A teacher friend of ours raised his children with the concept of choices, as in,
“That was a bad choice, son.”
“Do you think that was a good choice?”
“What were you thinking when you made that choice?”
He always sounded so patient, but I’m sure that, when outsiders weren’t around, the questions may have sounded more like,
“What in God’s name were you thinking — if that isn’t too powerful of a word — when you made that monumentally stupid CHOICE?”
The word choice is bandied about in this society where we, fortunately and unfortunately, have an array of options concerning everything from our lunch sandwich to our career.
In the potluck table of life, we’re allowed one pass through, with some people’s options stopping shortly after they have picked up the plastic cutlery, and others wending through all the way to the desserts — not much choice in that aspect. None of us really know if we’ll be called off the planet just as we’re deciding between the scalloped potatos with the cheese, or the dish that features ham but no cheese.
But while we’re here, we’re faced with choices, and one of the biggest is what we ultimately plan to do with our life. From the time we are very little, we announce that we will be a teacher or a fireman or a policeman (I have always liked those job titles — they’re so concrete and identifiable. Few 7-year-olds proclaim, “I really want to be an environmental consultant in offshore drilling litigation!”).
As a teenager, I decided that I wanted to be a journalist, despite my mother’s longing that I go into computers (Oh, please, mom. This was in the day of punchcards and Cobol — which sounds like a misspelled color — and Fortran — always associated with after dinner cookies). My mother, being a mother, wanted me to choose a career that was secure, well-paying, and safe, and journalism just didn’t fit into that category.
As it turned out, I never wound up as a journalist, having found something that paid even less:
I became a homemaker.
I’ve heard it all before: “Being a homemaker isn’t a choice nowadays — it’s a luxury!”
“Women work outside jobs PLUS take care of the house — what makes you think you’re so special?”
“What a waste of a brain — home with dirty diapers and sticky faces!”
I have always found it amusing that, in the early days of the feminist revolution, women were promised that they could do anything that they wanted to do, including stay at home with the kids, but when all is said and done, the particular potato casserole that is homemaking was taken off the table and put, well, in the kitchen.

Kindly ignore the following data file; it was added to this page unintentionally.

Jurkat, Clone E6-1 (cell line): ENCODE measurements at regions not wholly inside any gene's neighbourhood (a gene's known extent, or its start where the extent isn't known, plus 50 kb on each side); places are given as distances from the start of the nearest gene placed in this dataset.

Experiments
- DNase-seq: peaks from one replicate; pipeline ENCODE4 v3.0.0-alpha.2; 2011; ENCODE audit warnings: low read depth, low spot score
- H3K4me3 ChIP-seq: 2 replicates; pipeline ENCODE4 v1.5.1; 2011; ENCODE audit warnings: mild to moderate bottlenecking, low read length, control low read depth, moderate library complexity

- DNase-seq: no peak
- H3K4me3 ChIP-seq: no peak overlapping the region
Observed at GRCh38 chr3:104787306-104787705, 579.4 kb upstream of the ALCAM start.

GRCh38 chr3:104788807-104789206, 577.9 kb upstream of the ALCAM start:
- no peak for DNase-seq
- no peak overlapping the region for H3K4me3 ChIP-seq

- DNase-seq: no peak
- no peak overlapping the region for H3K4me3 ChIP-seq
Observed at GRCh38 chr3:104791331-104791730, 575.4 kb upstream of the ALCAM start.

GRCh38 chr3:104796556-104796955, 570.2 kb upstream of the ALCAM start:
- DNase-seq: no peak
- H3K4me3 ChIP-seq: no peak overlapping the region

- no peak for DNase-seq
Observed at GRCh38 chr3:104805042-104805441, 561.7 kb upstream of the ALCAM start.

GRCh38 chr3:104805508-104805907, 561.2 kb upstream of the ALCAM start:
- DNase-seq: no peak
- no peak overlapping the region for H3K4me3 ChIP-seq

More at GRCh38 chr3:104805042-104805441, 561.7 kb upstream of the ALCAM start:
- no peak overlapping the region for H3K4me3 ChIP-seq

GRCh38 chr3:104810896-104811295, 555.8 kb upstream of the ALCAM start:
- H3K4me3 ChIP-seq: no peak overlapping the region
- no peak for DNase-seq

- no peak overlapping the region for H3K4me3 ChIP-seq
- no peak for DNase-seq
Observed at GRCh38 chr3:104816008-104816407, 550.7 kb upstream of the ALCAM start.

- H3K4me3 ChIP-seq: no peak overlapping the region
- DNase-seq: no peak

The Norwegian Artist and I made a conscious decision, before the first child was incubating away, that I would stay home and focus on raising them. Now anyone familiar with the word artist probably associates the word starving in front of it, so enough said on the luxury aspect — only in Movie World do graphic artists make enough to afford waterfront property that isn’t the puddle formed in the street when the drains are plugged.
Without getting into the Mommy Wars of us versus them, our particular choice involved exchanging more money for more time. Interestingly enough, in the process of cooking everything from scratch, shopping the thrift stores, and sitting down with our financial advisor to learn how to translate his words into English, I was able to set aside enough money to buy our 7 acres in the country where the Norwegian Artist and I literally built our home, which we own outright. The deed to the land reposes in our filing cabinet. Not bad for a single, very moderate, income.
The brain drain part?
The average office, with its cubicle world that looks like an experimental maze for rats, does not exude acadamia. Listening to most people talk about their day jobs, one gets the strong idea that life begins after 5 on Friday.
Even those people who find incredible satisfaction in their paid work also realize that they are much more than a teacher or a fire fighter or an environmental consultant in offshore drillling litigation. And within these proper, paying, real jobs, hours during the week are spent on mind-numbingly boring meetings, superfluous paperwork, and purposeless acitivity — dirty diapers are no treat, but unlike meetings, they eventually come to an end.
So what has my choice brought me? In more than 20 years, I have spent copious time around children — not just my own — of varying ages. Kids are a kick.I have run four businesses from the home, including the latest, Steve Henderson Fine Art. I’ve put in more writing hours than I did when I worked in public relations. In the process of homeschooling (“Good God! And she drinks goat milk, too”), I have revisited my trigonometry days, said bonjour again to French, and joined the debate club as the little feet and hands sprouted teenaged hormonal horns.
I spend as much time on laun
dry, dishes, and cleaning the toilet as my office counterparts do — really, homemakers do not finesse these domestic equivalents to filling out forms in triplicate — but I have had more mental time and energy to pursue my interests which, if I work hard enough, eventually become paying interests.
Oh, and I knit, sew, and cook. Not because my middle name is June (enough with picking on June already — gosh, Beave), but because I actually like doing these things.
I am acutely aware that, because I live in a country where such choice is available, I am more fortunate than many. I am also aware that, if the choice is available and I don’t take it because someone else, somewhere else, does not have my options, then I am throwing away opportunity, which is stupid.
And homemakers aren’t stupid.